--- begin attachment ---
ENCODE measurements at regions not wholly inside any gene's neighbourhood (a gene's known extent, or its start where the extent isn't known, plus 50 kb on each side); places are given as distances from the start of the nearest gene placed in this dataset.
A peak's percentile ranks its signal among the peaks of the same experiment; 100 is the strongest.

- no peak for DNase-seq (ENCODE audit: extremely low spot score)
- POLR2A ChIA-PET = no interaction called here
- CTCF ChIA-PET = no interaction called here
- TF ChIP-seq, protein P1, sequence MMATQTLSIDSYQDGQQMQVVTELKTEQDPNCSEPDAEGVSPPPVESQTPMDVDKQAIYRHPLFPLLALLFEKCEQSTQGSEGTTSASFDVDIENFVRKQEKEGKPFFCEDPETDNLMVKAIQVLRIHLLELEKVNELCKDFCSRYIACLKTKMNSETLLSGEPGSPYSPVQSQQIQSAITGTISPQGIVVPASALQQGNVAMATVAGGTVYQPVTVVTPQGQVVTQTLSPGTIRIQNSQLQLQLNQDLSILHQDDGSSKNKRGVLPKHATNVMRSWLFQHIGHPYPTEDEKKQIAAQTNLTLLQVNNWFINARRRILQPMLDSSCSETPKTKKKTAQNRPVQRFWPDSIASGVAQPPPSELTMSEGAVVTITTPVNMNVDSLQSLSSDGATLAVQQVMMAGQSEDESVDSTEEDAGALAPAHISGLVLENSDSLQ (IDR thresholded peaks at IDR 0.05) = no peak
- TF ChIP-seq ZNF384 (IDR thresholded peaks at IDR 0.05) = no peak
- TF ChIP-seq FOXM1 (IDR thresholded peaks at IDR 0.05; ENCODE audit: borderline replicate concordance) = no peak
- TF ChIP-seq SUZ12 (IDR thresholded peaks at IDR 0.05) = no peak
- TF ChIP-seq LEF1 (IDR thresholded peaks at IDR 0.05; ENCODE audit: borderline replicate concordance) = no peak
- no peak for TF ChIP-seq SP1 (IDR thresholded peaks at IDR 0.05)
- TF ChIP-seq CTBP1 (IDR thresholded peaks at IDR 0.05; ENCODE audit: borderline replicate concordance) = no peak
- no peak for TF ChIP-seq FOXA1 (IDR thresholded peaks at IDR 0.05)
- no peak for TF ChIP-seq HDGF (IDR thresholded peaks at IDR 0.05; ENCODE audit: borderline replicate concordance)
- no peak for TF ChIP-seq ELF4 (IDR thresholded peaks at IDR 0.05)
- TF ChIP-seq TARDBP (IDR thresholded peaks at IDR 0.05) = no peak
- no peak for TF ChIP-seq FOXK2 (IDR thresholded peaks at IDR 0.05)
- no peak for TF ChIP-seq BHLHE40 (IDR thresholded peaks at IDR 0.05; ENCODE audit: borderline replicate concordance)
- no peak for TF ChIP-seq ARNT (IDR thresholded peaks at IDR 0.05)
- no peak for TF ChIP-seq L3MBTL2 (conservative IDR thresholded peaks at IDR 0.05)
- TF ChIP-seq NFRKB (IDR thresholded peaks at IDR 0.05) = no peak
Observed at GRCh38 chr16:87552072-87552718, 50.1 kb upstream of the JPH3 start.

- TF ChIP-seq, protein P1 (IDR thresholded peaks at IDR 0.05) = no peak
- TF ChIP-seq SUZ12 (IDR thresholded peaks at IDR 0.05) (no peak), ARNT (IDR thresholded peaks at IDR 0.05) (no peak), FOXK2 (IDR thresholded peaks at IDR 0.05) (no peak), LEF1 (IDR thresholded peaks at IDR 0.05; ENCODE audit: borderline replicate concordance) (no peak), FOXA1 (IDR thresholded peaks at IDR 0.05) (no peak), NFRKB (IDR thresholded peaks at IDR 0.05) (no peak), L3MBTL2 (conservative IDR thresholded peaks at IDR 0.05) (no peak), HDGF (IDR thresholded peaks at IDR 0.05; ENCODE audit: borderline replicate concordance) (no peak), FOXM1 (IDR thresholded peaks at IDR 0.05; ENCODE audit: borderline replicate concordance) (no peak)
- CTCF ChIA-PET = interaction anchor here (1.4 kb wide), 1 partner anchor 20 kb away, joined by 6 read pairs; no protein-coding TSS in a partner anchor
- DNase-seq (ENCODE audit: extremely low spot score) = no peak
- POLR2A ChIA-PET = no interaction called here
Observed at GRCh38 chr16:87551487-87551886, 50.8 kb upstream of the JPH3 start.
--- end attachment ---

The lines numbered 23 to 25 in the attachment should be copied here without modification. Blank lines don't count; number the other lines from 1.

- TF ChIP-seq, protein P1 (IDR thresholded peaks at IDR 0.05) = no peak
- TF ChIP-seq SUZ12 (IDR thresholded peaks at IDR 0.05) (no peak), ARNT (IDR thresholded peaks at IDR 0.05) (no peak), FOXK2 (IDR thresholded peaks at IDR 0.05) (no peak), LEF1 (IDR thresholded peaks at IDR 0.05; ENCODE audit: borderline replicate concordance) (no peak), FOXA1 (IDR thresholded peaks at IDR 0.05) (no peak), NFRKB (IDR thresholded peaks at IDR 0.05) (no peak), L3MBTL2 (conservative IDR thresholded peaks at IDR 0.05) (no peak), HDGF (IDR thresholded peaks at IDR 0.05; ENCODE audit: borderline replicate concordance) (no peak), FOXM1 (IDR thresholded peaks at IDR 0.05; ENCODE audit: borderline replicate concordance) (no peak)
- CTCF ChIA-PET = interaction anchor here (1.4 kb wide), 1 partner anchor 20 kb away, joined by 6 read pairs; no protein-coding TSS in a partner anchor